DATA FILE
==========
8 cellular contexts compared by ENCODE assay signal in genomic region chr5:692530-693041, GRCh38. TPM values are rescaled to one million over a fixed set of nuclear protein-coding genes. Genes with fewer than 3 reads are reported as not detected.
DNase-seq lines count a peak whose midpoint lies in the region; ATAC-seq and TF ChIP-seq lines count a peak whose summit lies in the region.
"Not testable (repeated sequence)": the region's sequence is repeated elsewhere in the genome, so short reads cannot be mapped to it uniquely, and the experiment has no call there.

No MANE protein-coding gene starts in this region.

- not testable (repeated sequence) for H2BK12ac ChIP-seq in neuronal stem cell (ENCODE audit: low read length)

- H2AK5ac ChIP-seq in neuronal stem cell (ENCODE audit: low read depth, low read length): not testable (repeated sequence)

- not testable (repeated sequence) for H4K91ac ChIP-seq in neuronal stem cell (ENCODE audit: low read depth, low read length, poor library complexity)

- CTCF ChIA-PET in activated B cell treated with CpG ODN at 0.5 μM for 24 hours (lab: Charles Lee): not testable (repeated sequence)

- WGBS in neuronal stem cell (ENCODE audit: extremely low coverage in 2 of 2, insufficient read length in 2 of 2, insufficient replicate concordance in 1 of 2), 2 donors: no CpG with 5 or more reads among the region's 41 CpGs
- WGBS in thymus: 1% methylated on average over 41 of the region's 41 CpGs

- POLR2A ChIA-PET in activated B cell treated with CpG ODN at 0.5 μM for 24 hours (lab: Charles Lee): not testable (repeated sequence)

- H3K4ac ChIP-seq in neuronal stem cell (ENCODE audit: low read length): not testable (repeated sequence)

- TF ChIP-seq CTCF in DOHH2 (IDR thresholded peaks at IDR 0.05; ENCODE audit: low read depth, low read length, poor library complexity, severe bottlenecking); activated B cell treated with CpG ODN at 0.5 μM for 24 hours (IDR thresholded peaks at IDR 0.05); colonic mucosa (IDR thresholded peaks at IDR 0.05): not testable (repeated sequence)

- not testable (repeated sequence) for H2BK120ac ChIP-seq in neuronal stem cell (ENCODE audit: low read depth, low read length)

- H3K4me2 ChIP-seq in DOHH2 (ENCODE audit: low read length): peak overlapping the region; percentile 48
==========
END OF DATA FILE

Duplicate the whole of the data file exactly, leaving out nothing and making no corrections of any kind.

8 cellular contexts compared by ENCODE assay signal in genomic region chr5:692530-693041, GRCh38. TPM values are rescaled to one million over a fixed set of nuclear protein-coding genes. Genes with fewer than 3 reads are reported as not detected.
DNase-seq lines count a peak whose midpoint lies in the region; ATAC-seq and TF ChIP-seq lines count a peak whose summit lies in the region.
"Not testable (repeated sequence)": the region's sequence is repeated elsewhere in the genome, so short reads cannot be mapped to it uniquely, and the experiment has no call there.

No MANE protein-coding gene starts in this region.

- not testable (repeated sequence) for H2BK12ac ChIP-seq in neuronal stem cell (ENCODE audit: low read length)

- H2AK5ac ChIP-seq in neuronal stem cell (ENCODE audit: low read depth, low read length): not testable (repeated sequence)

- not testable (repeated sequence) for H4K91ac ChIP-seq in neuronal stem cell (ENCODE audit: low read depth, low read length, poor library complexity)

- CTCF ChIA-PET in activated B cell treated with CpG ODN at 0.5 μM for 24 hours (lab: Charles Lee): not testable (repeated sequence)

- WGBS in neuronal stem cell (ENCODE audit: extremely low coverage in 2 of 2, insufficient read length in 2 of 2, insufficient replicate concordance in 1 of 2), 2 donors: no CpG with 5 or more reads among the region's 41 CpGs
- WGBS in thymus: 1% methylated on average over 41 of the region's 41 CpGs

- POLR2A ChIA-PET in activated B cell treated with CpG ODN at 0.5 μM for 24 hours (lab: Charles Lee): not testable (repeated sequence)

- H3K4ac ChIP-seq in neuronal stem cell (ENCODE audit: low read length): not testable (repeated sequence)

- TF ChIP-seq CTCF in DOHH2 (IDR thresholded peaks at IDR 0.05; ENCODE audit: low read depth, low read length, poor library complexity, severe bottlenecking); activated B cell treated with CpG ODN at 0.5 μM for 24 hours (IDR thresholded peaks at IDR 0.05); colonic mucosa (IDR thresholded peaks at IDR 0.05): not testable (repeated sequence)

- not testable (repeated sequence) for H2BK120ac ChIP-seq in neuronal stem cell (ENCODE audit: low read depth, low read length)

- H3K4me2 ChIP-seq in DOHH2 (ENCODE audit: low read length): peak overlapping the region; percentile 48